Sunday, Sept 7, 2008
Western intelligence sources in Pakistan believe that al-Qa’eda’s prize American recruit and propaganda chief may have been killed in a CIA-directed airstrike.
Months of attacks by unmanned US predator aircraft have caused carnage among the middle ranks of terrorist leaders in the lawless lands along the border with Afghanistan, where al-Qa’eda remains dangerous despite suffering a serious defeat in Iraq.
Their victims have included experienced Arab leaders and, it is now thought, Adam Gadahn, a former heavy-metal fan and so-called “killer computer nerd” originally from California. Nothing has been heard from him for months, leading intelligence experts to conclude that he may be dead.
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Mr Gadahn has been credited with helping transform al-Qa’eda’s al-Sahab propaganda wing into a slick operation which communicates in fluent English and produces professional quality DVDs, including one for Osama bin Laden last year.
But he may have fallen victim to an expanded programme of predator assassinations which in the last year has targeted and killed many of al-Qa’eda’s military commanders, terrorist trainers and facilitators.
Jihadists around the world will be watching as closely as intelligence officials this week to see whether Mr Gadahn – also known as Azzam al-Ameriki – produces a new video message to mark September 11, as he has done every year since 2003.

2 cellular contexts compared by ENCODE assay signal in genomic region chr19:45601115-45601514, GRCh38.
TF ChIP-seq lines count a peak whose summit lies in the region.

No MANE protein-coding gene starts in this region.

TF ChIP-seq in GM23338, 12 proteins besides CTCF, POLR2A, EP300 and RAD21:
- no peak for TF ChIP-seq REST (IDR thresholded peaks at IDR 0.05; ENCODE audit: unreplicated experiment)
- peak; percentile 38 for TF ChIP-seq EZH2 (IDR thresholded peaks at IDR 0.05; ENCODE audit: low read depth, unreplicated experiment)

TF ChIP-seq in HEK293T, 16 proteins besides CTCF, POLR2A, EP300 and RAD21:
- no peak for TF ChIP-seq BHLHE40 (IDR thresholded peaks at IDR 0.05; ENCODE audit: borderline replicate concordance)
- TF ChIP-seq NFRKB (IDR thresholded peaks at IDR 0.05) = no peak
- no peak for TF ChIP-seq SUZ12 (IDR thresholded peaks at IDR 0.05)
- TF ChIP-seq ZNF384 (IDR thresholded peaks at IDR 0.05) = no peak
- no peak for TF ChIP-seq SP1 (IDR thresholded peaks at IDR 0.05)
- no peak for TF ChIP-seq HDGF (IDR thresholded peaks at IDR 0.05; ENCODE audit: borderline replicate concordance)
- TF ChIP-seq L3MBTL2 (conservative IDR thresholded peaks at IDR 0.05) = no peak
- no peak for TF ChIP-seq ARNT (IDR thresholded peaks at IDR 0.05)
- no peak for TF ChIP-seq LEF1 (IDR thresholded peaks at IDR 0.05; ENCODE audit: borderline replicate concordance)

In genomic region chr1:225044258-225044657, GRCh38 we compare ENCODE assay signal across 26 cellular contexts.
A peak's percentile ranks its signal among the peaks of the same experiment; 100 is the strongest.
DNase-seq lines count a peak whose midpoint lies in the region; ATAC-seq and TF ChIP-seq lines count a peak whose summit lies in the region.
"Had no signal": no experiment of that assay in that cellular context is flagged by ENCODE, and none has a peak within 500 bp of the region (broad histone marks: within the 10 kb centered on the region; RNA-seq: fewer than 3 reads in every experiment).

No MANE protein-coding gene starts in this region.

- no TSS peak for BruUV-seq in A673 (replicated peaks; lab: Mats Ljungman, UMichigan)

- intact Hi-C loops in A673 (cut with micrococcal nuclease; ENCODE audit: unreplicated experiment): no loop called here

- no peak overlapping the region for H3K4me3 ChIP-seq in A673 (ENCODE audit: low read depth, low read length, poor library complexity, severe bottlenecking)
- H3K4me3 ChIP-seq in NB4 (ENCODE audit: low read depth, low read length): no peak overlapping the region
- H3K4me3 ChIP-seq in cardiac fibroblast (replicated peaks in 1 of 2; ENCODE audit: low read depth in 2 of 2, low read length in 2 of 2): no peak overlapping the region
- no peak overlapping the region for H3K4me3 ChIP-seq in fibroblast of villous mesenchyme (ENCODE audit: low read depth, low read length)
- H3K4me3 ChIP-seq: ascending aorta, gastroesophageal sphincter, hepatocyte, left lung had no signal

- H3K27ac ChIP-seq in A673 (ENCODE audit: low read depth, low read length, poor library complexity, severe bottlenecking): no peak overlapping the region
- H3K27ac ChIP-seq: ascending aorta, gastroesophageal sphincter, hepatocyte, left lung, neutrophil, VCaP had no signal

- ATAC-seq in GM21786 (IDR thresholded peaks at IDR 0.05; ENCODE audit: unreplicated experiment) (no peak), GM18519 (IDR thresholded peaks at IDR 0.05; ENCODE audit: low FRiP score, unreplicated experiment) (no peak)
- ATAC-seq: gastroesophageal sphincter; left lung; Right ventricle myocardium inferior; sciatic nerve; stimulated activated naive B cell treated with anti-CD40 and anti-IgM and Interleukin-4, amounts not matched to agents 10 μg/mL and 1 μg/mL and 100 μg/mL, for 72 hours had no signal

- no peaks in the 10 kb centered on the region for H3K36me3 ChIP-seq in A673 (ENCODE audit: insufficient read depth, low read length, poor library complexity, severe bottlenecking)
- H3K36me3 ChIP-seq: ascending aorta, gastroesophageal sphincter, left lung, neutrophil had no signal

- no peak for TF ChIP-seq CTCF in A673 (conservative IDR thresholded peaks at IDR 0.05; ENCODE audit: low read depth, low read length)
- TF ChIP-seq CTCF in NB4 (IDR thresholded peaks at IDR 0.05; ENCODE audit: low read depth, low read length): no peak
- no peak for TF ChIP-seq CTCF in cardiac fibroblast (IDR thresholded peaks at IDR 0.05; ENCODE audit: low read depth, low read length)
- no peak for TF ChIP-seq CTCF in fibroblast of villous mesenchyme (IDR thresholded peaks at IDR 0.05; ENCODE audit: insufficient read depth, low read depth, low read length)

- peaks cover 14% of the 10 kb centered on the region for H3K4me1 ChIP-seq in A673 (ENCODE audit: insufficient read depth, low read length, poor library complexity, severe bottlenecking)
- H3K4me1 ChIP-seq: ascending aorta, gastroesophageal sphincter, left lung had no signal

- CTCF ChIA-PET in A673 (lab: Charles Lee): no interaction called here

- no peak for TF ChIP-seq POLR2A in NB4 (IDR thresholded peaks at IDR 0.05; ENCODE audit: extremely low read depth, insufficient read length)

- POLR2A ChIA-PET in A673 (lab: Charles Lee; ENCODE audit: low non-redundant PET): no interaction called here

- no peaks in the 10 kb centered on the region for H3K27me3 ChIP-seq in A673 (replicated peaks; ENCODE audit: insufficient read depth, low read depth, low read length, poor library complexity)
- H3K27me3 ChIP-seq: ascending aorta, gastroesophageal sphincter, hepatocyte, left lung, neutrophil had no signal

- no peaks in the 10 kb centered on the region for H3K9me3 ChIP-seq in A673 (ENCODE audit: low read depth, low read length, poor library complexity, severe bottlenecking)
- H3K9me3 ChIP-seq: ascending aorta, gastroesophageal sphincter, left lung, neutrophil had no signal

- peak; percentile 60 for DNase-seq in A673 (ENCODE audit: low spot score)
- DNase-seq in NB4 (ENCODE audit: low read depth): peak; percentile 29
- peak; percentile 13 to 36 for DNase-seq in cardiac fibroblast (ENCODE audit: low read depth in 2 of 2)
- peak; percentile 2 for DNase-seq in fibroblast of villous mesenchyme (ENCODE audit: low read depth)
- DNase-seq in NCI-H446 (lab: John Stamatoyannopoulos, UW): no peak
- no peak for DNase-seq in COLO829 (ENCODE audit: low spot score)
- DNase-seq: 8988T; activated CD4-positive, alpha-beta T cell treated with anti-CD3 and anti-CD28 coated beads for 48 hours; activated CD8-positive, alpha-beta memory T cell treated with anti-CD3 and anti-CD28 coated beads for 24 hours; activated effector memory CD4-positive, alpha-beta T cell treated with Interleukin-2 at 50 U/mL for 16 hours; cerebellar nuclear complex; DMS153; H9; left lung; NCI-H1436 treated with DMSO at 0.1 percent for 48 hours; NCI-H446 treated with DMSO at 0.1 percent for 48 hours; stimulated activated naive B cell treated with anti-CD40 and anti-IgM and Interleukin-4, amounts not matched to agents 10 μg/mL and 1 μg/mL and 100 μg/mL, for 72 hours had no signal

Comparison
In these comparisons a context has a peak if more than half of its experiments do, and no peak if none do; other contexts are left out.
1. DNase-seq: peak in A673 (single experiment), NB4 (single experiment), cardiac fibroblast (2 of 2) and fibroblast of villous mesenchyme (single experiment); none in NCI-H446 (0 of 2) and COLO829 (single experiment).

If there is no message it will be taken as near certain confirmation that he is dead â€“ killed either in a strike by Hellfire missiles, or perhaps by jihadi colleagues who have grown jealous of his success.
Mr Gadahn is now thought to have been killed in an attack launched from a remotely piloted aircraft in January which killed al-Qaeda’s then military commander, Abu Laith al-Libi, in Mir Ali, Waziristan.
Al-Libi was the most prominent of a series of terrorist leaders to be killed in recent months. Abu Saeed al-Masri, who was implicated in attacks on Britain, was killed in July. Syrians, Somalis and Kuwaitis have also been killed.
Evan Kohlmann, an investigator with the Nine Eleven Finding Answers (Nefa) foundation which monitors terrorist groups, said: “Al-Qaeda acknowledges that several of its leaders have been taken out. There aren’t that many experienced leaders left in the middle ranks and they are being replaced by younger guys with no credentials but lots of enthusiasm.”
This article was posted: Sunday, September 7, 2008 at 3:52 am